Think about it - being far away from the nearest town when it’s late at night and you have no means of transportation is not a comfortable feeling. This kind of discomfort is exactly what can lead to a lapse of judgment for what is "passable" and what is not for your production. While it may not be cost effective for each of your QC to have their own car (and driver), the cost of arranging private transportation is generally minimal in comparison to the cost of your order.
Not only does InTouch Services provide product inspection and auditing services for you in China, but we can also audit your own QC teams and provide consulting and training services to help you improve your China operations. If you're interested in such services please contact your InTouch Client Manager or email us at email@example.com.
2. Audit your QC regularly, either internally or independently
One of the most effective measures for policing potential breaches of your code of ethics is by actively auditing the operations of QC staff by sending out other staff (internal auditors) to physically verify, first hand, the work of the QC inspectors.
Auditors should wait outside the factory during the inspection process, preferably in their own vehicles, and then enter the factory immediately as the QC team departs. The purpose of this kind of audit is not to catch the QC inspectors "in the act" of receiving a bribe or some kind of benefit from the factory but to verify that the work of the QC inspectors is being carried out properly and according to your company policies.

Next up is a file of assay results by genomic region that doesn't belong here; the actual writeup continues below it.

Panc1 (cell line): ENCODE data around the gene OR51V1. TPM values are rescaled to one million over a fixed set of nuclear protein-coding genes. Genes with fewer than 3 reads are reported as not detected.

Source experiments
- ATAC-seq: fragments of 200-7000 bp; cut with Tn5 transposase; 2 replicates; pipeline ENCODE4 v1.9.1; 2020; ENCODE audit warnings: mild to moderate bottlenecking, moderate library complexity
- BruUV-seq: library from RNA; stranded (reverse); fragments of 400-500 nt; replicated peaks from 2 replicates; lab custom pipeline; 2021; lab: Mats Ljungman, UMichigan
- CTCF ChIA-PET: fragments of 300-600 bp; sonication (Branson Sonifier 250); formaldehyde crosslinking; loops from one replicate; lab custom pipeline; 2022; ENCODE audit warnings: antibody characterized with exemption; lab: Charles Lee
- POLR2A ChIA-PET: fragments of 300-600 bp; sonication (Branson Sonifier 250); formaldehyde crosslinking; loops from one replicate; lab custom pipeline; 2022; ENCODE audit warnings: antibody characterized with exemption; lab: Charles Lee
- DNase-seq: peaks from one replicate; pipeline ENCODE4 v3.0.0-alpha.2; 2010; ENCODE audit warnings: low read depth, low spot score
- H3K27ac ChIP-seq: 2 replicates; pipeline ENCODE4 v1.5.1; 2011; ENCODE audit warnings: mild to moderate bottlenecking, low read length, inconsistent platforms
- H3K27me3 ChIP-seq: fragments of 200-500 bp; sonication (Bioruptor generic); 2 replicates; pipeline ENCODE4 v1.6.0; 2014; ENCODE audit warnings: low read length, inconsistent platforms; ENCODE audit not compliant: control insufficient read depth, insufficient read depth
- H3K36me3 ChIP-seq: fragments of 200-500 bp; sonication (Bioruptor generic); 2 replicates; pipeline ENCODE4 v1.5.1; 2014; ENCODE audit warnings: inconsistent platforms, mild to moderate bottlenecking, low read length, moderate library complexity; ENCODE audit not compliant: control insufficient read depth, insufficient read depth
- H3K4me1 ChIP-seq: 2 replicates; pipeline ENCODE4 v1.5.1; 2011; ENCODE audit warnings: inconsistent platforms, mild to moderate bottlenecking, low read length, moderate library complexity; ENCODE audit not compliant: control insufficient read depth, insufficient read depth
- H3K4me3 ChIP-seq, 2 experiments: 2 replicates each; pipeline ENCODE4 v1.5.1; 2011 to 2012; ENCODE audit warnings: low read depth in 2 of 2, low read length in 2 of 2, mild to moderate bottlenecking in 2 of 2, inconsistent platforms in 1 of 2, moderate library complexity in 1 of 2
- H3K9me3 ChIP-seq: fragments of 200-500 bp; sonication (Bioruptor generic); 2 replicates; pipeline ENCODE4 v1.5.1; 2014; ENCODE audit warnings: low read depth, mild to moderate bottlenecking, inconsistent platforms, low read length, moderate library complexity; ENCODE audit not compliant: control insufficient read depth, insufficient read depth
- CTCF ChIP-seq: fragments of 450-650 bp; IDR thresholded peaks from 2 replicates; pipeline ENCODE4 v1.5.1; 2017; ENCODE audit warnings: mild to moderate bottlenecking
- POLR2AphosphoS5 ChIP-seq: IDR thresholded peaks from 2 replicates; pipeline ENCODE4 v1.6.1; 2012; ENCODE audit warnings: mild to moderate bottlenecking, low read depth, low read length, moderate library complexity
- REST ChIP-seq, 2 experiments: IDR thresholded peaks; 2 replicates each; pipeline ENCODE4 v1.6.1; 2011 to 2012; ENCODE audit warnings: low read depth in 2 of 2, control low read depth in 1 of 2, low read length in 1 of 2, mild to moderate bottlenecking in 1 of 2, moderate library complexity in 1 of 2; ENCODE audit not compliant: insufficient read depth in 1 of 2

This is effective because the more comfortable that your QC inspectors become with the factory the more likely they are to get lazy in their inspection process and start to relax their work ethic during the inspection. These are symptoms of integrity issues which can be observed in such audits.
Key activities which should take place during such audits include:
- Physically checking for evidence that the correct number of units and sample size was actually pulled and checked. This may be verified, for example, by looking for double tape, since the boxes should have been opened and then re-sealed by the factory.
- Questioning factory staff members in order to verify exactly what took place during the inspection. This may include questions related to any help or favors that the QC may have requested of the factory.
- Quick inspection of the product and related documentation so as to verify that the report written by the QC staff is accurate.
1. HR and culture building - hire the right people, and take care of them